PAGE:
A GROWING CONCERN: Indoor plant forcing yields big results

TODAY MARKS THE “Ides of March.” The lion and the lamb continue to frolic around their monthly endeavor.

I was in a conversation on the garden bus two weeks ago with a lovely passenger who was asking about how elevation affects timing.

Of course, this month is right, so I will address this today.

This column is relevant to everyone, but it will be a real advantage to those who live in the foothills because cooler temperatures persist longer at higher elevations.

There are many gorgeous flowering plants that thrive in the higher elevations. These plants are called long-day plants. They require 90 days or more of growing before they begin good flower or foliage production.

In most cases, the length of development time by these plants can be greatly extended by cool soil temperatures (less than 60 degrees) and cool air temperatures (less than 64 to 68 degrees).

So when you are in higher elevations, this delay can tack on another 20 to 30 days to the blooming cycle and many gardeners only experience their zenith for a few weeks while the rest of you might have a couple of months before autumn’s early frost brings the curtain down.

Moreover, these are some of the best or most exotic plants around for adding pizzazz, color, texture or cutting flowers to your yard.

These plants include but are not limited to dahlias (my favorite flowering plants), tuberous begonias, canna lilies, pendulous begonias, caladiums, hanging fuchsias, tuber roses, elephant ears, calla lilies, liatris, agapanthas, alsroemeria and hollyhock.

Long-day plants are lovely specimens even though our spring conditions of cool soil and air temperatures severely suppresses production.

So what’s a good gardener to do?

Buy them in pots and force them indoors for a month in late May. Then at the end of the month, transplant them outdoors.

Let me stress that if you don’t provide a bright, sunny and warm location where you will care for and water these potted pretties often, don’t bother.

It will be a complete and utter waste of time because all you will produce are long, nasty, spindly, weak, yellow plants that will produce far worse than if they were planted directly outside in the cold ground.

A sunny, warm and bright location is the number one criteria for successful outdoor forcing. A greenhouse, hothouse, conservatory or even baker’s pie window is preferable over a sunny flat window sill.

The light coming through an ordinary window is one-sided and your plant will be prone to leaning towards the window, stretching badly. This, of course, can be corrected by rotating the plant daily.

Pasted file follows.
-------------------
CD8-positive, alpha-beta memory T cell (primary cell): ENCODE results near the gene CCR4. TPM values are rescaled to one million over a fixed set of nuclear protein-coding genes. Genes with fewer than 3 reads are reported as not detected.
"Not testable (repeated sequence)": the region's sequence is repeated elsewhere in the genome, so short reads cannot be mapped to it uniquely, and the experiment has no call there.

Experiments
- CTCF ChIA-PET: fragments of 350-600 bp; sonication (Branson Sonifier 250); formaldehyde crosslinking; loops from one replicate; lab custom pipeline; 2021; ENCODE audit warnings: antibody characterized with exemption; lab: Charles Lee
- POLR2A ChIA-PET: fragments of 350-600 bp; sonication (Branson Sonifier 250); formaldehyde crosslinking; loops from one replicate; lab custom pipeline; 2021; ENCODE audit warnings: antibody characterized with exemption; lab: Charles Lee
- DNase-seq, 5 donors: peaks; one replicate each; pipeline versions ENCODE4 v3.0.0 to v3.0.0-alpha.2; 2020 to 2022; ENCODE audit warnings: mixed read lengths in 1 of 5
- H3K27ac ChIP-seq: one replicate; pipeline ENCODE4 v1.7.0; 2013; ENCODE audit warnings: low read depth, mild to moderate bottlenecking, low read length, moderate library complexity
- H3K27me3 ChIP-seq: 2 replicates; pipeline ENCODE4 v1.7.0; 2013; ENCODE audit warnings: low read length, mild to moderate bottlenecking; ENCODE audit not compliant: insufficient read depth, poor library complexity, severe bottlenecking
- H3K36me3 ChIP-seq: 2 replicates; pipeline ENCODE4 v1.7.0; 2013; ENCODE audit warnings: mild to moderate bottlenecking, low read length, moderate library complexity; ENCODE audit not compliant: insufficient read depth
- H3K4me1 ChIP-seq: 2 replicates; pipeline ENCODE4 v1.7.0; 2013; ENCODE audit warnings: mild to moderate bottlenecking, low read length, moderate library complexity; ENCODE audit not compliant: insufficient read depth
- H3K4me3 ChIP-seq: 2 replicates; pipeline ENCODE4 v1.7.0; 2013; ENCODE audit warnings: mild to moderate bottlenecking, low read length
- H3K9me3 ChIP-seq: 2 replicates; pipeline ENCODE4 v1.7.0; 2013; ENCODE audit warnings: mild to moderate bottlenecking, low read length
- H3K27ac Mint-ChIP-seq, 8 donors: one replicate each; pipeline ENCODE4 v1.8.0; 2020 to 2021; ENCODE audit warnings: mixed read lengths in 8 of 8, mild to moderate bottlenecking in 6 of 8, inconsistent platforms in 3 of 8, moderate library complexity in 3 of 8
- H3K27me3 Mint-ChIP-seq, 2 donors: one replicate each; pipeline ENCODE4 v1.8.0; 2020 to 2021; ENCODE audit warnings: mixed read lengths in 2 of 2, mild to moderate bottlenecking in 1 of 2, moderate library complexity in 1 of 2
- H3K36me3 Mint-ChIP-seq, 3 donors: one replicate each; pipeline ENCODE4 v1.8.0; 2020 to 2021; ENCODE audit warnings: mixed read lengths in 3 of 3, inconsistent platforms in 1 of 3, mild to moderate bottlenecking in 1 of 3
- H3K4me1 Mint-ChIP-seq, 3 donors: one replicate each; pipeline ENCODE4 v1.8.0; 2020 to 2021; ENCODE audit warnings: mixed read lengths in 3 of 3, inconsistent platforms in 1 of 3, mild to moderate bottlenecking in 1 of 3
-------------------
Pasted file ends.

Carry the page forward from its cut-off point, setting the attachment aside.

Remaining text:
After light condition requirements, there is warmth.

Indoors, the key is to keep soil temperatures above 64 degrees, so air temperature needs to be 67 degrees or more. This warm, bright light will bring these babies to full fruition.

Soil is our next crucial link and one should spare no expense in purchasing or mixing up a great batch of soil.

Your potting soil should be very rich in organics (30 to 50 percent of mix). It should be light — preferably having perlite and or vermiculite in it, as well as some sand and black dirt (20 to 30 percent).

After you have the soil mixed, add in some good organic nutrients. Lime will ensure the proper pH. Bone meal will help start new roots. Kelp or blood meals will add a nice slow release of nitrogen. Wood ash is wonderful as well, as is very decomposed manure or leaf molds.

Planting is next and begins with new or cleaned pots.

Wash old plastic pots thoroughly, as diseases can linger in old soil particles.

Dip the parts in a bleach solution of one ounce of bleach per gallon of water for 10 to 20 minutes, rinsing off very thoroughly afterwards, sterilizing the pots. Place an inch or two of soil in the bottom of the pot, place the plant root or tuber in and then gently and loosely scoop the soil around, filling the pot to the lip.

Do not, under any circumstances, push down or pack in the soil.

Very heavy and successive waterings will condense the soil around the plant without harming it. And that is exactly what you do next — water, water and water again. To fully settle the soil in and around the bulb, water the pot 7 or 8 times that day, three to five times the following day, then once a day for a week. Then water the pot as it begins to dry out.

After your first two heavy days of watering, place that pot in that nice sunny, warm spot and add shovelfuls of loving care.

You will be amazed at the rewards you reap come this summer.

Good luck.


Andrew May is a freelance writer and ornamental horticulturist who dreams of having Clallam and Jefferson counties nationally recognized as “Flower Peninsula USA.” Send him questions c/o Peninsula Daily News, P.O. Box 1330, Port Angeles, WA 98362, or email [email protected] (subject line: Andrew May).

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